Rubric was the name applied to those portions of old manuscripts and books which, for typographical embellishment or on account of their importance in the text, were printed in red ink. Often, as in the old monastic manuscripts, only initial letters in the paragraph were so treated. With the development of the copyist's art, however, rubified manuscripts became ornate; the initial letter of every noun, perhaps, was rubricated, chapter headings, thumb-nail indexes, marginal comments, and in cases whole passages of the text were highly ornamented rubrics.
The use of the red letter text became common w. the case of religious treatises, and so certain rules and directions in prayer books, explanations and responses are printed in red ink. This is the case with the Roman missal, where the matins, lauds, beatifications, etc., are always in red, and in the liturgy, where the directions for the performance of the service are also in red. In the old Bibles the chapter heads were so treated. Modern typography discards such profuse use of colored ink and usually substitutes in its place type of a different face from the rest of the text, but the portions thus emphasized are still called rubrics.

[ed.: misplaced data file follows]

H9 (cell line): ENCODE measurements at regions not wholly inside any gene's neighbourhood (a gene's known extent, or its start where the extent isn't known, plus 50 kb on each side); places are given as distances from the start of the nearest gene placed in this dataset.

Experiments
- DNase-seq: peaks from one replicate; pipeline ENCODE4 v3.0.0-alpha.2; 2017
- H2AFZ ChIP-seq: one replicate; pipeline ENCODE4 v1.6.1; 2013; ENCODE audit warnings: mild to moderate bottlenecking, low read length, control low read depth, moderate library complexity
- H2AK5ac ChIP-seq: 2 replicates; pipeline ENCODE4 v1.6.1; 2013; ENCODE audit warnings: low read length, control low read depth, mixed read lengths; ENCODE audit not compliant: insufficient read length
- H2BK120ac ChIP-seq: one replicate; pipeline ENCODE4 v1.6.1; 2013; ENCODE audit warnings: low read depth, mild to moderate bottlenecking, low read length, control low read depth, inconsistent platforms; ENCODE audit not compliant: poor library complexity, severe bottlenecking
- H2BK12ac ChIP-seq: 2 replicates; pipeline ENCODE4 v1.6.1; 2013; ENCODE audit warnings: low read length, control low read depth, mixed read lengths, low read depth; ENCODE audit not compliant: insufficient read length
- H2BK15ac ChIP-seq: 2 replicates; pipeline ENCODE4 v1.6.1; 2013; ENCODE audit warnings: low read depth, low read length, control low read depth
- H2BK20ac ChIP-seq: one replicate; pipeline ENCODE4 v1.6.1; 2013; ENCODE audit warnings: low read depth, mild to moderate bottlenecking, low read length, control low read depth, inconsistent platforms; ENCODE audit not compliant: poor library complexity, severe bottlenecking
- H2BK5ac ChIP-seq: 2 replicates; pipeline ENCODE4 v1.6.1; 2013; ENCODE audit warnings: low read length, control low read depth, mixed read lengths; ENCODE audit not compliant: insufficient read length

Spanish custom has given another significance to the word, and in Spanish denotes the flourish so common after Spanish signatures. This likewise results from the fact that the rubrics were the most conspicuous features of a page.